Burnout is a triad of emotional exhaustion (emotional overextension and exhaustion), depersonalization (negative, callous, and detached responses to others), and reduced personal accomplishment (feelings of competence and achievement in one’s work) associated with:
- Decreased productivity and decreased job satisfaction
- Physical symptoms including insomnia, appetite changes, fatigue, colds or flu, headaches, and gastrointestinal distress
- Daydreaming while interacting with patients
- Excessive cancellations of appointments or commitments
- Increased alcohol or drug use
When these symptoms are not timely and appropriately addressed, burnout can ultimately lead to depression and suicidal ideation, plans, and attempts.
In physicians, depression can manifest in different ways:
- Severe irritability resulting in interpersonal conflict
- Erratic behavior
- Inappropriate boundaries with patients, peers, staff
- Isolation and withdrawal
- Increased errors in or inattention to the medical record and patients’ calls
- Inappropriate dress or change in hygiene
- Inconsistency in performance and absenteeism
Burned out or depressed physicians limit their performance to focus on only the most necessary tasks. They may also have impaired attention, memory, and concentration that decrease their recall of information and consideration to detail. As burned out physicians become negatively detached from their work, they may develop negative attitudes toward patients, poor communication skills and ultimately an impaired capacity to deal with the dynamic and continuously evolving nature of the current health care system.
With greater recognition of the risks associated with increased rates of burnout and depression in medical students, residents, and physicians has also come a greater understanding that our profession needs to provide adequate care for its members.
What can be done?
On an individual level, a formula to prevent and address burnout and depression is to reduce work-related stress while restoring one’s energy. Consider interventions such as:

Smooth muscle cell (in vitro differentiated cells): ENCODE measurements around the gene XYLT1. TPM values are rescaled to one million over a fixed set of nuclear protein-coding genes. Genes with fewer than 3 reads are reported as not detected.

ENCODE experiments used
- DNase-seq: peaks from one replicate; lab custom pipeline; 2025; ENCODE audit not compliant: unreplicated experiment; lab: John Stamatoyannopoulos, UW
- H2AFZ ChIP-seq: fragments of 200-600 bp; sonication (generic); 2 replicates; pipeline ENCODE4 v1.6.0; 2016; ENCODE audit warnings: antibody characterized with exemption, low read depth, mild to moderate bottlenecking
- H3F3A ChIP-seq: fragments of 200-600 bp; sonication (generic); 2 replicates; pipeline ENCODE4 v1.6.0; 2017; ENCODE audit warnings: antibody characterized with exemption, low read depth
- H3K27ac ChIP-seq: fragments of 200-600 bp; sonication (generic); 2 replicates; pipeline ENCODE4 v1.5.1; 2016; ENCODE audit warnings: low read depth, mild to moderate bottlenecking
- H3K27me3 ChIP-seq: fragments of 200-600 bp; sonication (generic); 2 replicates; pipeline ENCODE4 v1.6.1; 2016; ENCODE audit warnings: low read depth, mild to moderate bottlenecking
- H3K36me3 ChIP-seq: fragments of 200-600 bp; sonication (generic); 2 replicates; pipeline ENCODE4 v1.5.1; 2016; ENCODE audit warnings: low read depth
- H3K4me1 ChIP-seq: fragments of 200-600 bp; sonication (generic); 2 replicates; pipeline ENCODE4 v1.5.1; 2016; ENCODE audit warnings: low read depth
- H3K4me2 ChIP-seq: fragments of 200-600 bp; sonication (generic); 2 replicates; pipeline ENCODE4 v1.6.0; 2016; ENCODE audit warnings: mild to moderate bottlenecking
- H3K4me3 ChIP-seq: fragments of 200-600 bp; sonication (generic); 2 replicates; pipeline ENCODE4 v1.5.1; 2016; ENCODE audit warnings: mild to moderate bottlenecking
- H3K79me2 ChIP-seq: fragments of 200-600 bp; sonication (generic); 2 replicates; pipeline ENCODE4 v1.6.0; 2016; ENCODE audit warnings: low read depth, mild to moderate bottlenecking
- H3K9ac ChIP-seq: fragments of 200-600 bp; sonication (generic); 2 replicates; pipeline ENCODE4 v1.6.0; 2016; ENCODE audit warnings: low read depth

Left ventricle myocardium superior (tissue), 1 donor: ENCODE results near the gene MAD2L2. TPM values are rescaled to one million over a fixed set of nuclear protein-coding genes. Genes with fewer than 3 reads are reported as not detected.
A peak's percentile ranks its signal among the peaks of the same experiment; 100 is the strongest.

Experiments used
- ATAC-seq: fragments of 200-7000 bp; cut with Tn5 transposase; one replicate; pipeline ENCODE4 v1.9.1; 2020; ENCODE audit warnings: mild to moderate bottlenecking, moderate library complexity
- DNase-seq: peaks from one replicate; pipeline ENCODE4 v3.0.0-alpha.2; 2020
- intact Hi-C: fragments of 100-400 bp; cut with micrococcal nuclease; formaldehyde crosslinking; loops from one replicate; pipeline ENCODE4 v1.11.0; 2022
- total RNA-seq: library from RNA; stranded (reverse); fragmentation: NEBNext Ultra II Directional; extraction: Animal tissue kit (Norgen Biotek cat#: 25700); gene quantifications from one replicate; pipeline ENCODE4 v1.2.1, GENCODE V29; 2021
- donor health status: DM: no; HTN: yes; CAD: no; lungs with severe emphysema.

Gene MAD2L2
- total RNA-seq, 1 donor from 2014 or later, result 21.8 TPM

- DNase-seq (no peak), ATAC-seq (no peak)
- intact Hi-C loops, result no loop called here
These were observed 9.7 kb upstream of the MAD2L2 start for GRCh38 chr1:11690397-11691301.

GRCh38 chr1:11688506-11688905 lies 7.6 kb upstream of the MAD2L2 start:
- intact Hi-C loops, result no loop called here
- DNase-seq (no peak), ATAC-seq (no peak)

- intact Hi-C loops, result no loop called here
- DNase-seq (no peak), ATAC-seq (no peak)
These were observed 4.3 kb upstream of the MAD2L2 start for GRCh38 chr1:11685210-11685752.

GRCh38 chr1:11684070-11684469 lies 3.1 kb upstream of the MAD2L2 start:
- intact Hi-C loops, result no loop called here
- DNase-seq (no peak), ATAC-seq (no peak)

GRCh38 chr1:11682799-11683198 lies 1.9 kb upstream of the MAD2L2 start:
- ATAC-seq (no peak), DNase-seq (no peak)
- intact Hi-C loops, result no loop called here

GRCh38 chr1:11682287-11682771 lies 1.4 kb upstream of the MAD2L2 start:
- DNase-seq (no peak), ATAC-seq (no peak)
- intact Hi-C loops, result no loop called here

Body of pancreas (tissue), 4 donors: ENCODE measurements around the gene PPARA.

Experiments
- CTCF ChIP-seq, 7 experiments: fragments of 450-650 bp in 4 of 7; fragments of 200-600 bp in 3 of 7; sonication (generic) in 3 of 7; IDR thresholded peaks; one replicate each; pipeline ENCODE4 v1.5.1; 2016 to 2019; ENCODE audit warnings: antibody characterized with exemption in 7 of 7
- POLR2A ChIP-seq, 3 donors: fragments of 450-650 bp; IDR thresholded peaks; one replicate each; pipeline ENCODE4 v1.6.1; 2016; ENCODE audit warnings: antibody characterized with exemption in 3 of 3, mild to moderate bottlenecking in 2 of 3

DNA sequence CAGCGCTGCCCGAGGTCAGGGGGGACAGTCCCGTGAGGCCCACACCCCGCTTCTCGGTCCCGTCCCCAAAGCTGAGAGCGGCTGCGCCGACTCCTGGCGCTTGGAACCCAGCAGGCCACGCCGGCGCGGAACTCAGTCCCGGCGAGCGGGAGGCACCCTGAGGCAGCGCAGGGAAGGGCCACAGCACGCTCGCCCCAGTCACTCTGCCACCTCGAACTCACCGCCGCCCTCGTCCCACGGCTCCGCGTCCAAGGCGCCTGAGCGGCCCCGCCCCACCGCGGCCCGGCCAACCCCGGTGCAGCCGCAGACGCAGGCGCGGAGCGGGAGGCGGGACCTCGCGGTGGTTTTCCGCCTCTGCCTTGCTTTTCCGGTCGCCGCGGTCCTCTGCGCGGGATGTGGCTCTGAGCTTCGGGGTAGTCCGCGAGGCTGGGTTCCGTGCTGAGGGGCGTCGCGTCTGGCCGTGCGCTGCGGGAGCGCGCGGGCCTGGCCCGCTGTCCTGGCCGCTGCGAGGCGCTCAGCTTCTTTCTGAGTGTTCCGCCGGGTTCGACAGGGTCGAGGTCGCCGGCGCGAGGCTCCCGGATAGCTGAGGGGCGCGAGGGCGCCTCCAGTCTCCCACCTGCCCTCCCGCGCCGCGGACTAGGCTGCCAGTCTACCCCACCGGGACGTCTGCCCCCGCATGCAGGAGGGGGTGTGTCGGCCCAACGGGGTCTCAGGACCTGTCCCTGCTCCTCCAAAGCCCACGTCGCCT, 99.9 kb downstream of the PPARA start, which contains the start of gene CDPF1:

- Mindfulness meditation can help us identify those unconscious thoughts, feelings, and behaviors that sabotage our emotional, physical, and spiritual health. The practice has a balancing effect on our body’s response to stress, calming the autonomic nervous system, reducing stress and restoring energy. Tip: between appointments or meetings, while in your office, take five minutes to sit comfortably in a chair, close your eyes and take deep breaths. Focus on the feeling of release and relaxation. Results will not happen on the first attempt, but be consistent!
- Regular physical exercise
- Spiritual activities
- Schedule daily rest, music, massage
- Enjoying nature – walking on our campus grounds, admiring the flowers and sensing their smell can be therapeutic.
On an organizational level, the increased awareness on the topic has provided these various opportunities:
- Developing stress-reduction programs (our institution provides a SBH Walking Group)
- Enhancing support for health professionals treating a challenging population
- Developing mentoring programs for physicians and residents
- Process groups have also been used (especially in psychiatry) to provide a protected setting to address issues that are professional and bordering on personal and to help foster work-related relationships
In recognition of the challenging work that we do as physicians, providing opportunities for self-care and work-life balance, along with having organizational support, is vital. Being a well-balanced human being and physician makes you more patient, caring and available to your patients and family.
‘‘If all of the knowledge and advice about how to beat burnout could be summed up in one word, that word would be balance—balance between giving and getting, balance between stress and calm, balance between work and home.’’- Christina Maslach, 1982 (co-author of Maslach Burnout Inventory)